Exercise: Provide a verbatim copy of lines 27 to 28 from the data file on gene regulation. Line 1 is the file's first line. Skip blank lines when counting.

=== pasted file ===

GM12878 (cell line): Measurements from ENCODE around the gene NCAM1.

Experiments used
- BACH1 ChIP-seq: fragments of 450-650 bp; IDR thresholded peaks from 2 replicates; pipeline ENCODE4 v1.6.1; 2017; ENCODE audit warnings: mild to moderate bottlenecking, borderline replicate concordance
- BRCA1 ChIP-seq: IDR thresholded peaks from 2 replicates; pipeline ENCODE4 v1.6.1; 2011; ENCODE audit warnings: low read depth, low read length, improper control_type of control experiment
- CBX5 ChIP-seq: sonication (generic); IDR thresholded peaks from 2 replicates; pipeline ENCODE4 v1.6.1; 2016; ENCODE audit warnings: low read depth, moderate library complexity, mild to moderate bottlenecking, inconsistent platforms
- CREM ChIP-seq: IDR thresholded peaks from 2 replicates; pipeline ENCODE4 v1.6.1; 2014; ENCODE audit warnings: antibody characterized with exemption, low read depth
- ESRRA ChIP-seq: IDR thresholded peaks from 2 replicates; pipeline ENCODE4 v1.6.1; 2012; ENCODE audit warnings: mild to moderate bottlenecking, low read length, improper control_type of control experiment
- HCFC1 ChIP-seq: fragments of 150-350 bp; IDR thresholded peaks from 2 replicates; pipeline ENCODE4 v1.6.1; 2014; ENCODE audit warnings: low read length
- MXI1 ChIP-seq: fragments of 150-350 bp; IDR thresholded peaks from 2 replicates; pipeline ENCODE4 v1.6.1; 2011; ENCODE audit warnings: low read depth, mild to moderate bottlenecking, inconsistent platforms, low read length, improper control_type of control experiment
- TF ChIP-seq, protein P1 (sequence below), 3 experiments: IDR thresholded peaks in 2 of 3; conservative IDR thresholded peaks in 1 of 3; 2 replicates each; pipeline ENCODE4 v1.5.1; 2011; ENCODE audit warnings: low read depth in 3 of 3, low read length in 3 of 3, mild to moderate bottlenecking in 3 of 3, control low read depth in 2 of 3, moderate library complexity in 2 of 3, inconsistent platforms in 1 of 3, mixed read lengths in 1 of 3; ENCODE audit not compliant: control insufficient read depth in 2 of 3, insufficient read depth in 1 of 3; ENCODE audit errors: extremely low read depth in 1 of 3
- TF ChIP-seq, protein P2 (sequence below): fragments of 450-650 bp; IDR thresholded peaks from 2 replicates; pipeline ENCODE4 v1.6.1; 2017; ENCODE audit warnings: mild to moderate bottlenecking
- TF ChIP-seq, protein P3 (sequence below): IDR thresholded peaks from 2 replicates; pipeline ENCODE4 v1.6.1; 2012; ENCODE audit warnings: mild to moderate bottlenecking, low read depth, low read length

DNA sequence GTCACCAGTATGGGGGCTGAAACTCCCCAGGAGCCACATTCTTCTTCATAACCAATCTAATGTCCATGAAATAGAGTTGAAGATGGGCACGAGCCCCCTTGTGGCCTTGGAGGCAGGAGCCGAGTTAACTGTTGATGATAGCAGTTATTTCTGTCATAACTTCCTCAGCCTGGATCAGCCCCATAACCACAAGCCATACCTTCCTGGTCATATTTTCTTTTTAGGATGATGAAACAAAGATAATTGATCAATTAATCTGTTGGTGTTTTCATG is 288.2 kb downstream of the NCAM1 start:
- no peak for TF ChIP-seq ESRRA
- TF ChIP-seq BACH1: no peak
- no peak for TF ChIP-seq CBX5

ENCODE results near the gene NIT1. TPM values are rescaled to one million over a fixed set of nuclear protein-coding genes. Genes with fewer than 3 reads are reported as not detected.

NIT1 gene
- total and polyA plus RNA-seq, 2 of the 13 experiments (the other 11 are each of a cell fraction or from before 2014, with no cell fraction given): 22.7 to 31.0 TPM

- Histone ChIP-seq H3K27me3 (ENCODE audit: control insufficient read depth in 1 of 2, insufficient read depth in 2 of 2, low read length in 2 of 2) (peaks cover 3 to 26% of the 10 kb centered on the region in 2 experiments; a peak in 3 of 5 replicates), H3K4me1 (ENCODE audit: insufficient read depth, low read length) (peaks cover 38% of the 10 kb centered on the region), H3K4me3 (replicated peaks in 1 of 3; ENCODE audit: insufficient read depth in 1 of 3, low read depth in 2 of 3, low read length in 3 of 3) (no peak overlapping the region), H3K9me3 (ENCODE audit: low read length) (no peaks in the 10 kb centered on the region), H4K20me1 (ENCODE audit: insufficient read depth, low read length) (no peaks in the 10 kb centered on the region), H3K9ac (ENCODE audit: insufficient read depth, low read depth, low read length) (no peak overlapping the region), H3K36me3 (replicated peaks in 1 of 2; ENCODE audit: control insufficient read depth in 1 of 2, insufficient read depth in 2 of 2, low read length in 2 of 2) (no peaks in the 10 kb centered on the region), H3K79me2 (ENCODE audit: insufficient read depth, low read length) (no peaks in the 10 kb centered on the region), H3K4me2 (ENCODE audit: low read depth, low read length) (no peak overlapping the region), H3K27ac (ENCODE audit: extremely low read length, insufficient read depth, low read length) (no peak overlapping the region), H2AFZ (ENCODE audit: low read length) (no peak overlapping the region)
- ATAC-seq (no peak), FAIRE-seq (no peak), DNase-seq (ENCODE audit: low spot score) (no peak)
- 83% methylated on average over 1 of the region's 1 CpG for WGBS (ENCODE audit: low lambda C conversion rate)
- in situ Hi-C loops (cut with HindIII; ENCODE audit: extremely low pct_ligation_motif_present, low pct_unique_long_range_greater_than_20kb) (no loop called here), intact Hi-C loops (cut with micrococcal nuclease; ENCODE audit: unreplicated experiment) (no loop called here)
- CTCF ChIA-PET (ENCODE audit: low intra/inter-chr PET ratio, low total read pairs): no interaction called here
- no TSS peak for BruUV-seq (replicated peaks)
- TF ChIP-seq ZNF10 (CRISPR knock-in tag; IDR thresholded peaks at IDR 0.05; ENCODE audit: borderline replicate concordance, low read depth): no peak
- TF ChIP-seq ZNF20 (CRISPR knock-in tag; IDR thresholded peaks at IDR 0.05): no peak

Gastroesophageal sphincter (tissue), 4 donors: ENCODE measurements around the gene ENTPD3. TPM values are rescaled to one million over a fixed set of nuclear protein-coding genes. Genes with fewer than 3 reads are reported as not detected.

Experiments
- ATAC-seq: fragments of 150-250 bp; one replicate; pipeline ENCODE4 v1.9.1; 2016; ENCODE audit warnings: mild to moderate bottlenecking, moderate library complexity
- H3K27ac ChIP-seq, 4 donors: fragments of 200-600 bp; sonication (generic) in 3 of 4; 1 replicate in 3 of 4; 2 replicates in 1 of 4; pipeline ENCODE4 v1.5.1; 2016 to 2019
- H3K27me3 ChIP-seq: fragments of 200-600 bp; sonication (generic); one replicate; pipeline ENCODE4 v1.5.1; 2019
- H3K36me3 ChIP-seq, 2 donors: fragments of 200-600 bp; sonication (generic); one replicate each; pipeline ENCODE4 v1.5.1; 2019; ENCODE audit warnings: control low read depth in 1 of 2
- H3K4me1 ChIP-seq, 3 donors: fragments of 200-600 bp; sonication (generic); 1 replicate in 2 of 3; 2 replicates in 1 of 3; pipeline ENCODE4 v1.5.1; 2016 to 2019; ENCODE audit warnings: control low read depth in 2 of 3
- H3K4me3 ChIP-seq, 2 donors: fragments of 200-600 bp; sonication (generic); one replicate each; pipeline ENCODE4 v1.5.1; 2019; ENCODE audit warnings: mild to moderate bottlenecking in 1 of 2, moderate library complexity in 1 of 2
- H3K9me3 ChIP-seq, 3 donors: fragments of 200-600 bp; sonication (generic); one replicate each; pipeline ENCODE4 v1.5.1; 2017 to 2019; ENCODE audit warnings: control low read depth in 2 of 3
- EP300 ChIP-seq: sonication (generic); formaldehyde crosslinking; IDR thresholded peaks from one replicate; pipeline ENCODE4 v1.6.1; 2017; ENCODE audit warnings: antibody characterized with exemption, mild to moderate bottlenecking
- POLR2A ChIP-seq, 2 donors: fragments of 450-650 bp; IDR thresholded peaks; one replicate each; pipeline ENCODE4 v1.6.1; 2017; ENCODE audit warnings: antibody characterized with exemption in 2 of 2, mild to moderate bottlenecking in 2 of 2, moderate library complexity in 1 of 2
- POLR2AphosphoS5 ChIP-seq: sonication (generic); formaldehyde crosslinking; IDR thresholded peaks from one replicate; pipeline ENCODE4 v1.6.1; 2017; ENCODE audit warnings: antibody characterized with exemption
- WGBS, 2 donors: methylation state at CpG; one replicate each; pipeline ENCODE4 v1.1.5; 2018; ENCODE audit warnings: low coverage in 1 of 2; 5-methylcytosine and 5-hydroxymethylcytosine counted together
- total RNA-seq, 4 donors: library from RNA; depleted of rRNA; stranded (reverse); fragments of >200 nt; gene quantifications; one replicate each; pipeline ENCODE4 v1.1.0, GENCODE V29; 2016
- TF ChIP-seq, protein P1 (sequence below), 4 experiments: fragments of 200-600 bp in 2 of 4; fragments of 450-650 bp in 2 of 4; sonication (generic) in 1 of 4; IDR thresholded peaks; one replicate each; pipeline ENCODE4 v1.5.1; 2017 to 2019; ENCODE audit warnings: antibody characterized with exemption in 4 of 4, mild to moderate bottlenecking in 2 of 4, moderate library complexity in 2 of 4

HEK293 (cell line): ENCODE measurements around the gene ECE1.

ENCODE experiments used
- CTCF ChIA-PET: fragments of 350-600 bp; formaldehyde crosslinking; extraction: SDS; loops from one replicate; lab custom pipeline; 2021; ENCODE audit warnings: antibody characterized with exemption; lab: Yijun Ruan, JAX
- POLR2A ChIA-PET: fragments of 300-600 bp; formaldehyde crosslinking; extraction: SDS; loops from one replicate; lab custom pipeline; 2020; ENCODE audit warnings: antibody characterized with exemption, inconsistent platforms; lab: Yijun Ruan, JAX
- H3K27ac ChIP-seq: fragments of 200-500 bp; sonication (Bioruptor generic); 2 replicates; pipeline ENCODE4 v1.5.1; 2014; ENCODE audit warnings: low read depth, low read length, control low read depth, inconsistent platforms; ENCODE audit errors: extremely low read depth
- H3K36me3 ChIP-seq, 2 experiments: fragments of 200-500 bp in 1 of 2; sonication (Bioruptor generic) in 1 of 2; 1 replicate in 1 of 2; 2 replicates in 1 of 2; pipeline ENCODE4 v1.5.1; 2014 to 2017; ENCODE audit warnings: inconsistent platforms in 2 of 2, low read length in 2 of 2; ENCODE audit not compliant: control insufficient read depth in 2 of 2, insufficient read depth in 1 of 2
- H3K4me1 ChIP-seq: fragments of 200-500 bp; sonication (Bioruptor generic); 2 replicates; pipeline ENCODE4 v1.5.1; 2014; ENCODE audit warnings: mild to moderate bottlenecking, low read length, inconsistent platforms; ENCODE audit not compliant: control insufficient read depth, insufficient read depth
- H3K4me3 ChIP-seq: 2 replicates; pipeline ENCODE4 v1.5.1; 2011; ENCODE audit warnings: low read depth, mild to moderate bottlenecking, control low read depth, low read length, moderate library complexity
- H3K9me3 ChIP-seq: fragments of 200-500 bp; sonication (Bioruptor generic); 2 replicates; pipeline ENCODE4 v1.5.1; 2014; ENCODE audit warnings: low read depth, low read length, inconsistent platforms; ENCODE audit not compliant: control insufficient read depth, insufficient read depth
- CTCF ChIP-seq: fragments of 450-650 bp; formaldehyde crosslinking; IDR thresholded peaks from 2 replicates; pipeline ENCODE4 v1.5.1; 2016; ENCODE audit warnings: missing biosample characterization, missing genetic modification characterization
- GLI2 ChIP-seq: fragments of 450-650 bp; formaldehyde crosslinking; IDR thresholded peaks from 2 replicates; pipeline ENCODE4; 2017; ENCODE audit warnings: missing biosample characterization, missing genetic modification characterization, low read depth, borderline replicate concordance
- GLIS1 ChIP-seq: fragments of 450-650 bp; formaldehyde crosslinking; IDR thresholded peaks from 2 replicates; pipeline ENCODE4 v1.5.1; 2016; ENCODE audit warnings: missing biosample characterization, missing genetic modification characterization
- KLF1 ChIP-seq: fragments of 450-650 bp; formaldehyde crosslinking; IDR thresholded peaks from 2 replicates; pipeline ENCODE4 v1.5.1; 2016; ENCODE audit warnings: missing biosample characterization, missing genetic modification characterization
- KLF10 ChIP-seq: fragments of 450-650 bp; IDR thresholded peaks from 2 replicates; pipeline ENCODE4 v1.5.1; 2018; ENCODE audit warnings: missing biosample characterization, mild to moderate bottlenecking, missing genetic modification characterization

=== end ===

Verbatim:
- TF ChIP-seq ZNF20 (CRISPR knock-in tag; IDR thresholded peaks at IDR 0.05): no peak

Gastroesophageal sphincter (tissue), 4 donors: ENCODE measurements around the gene ENTPD3. TPM values are rescaled to one million over a fixed set of nuclear protein-coding genes. Genes with fewer than 3 reads are reported as not detected.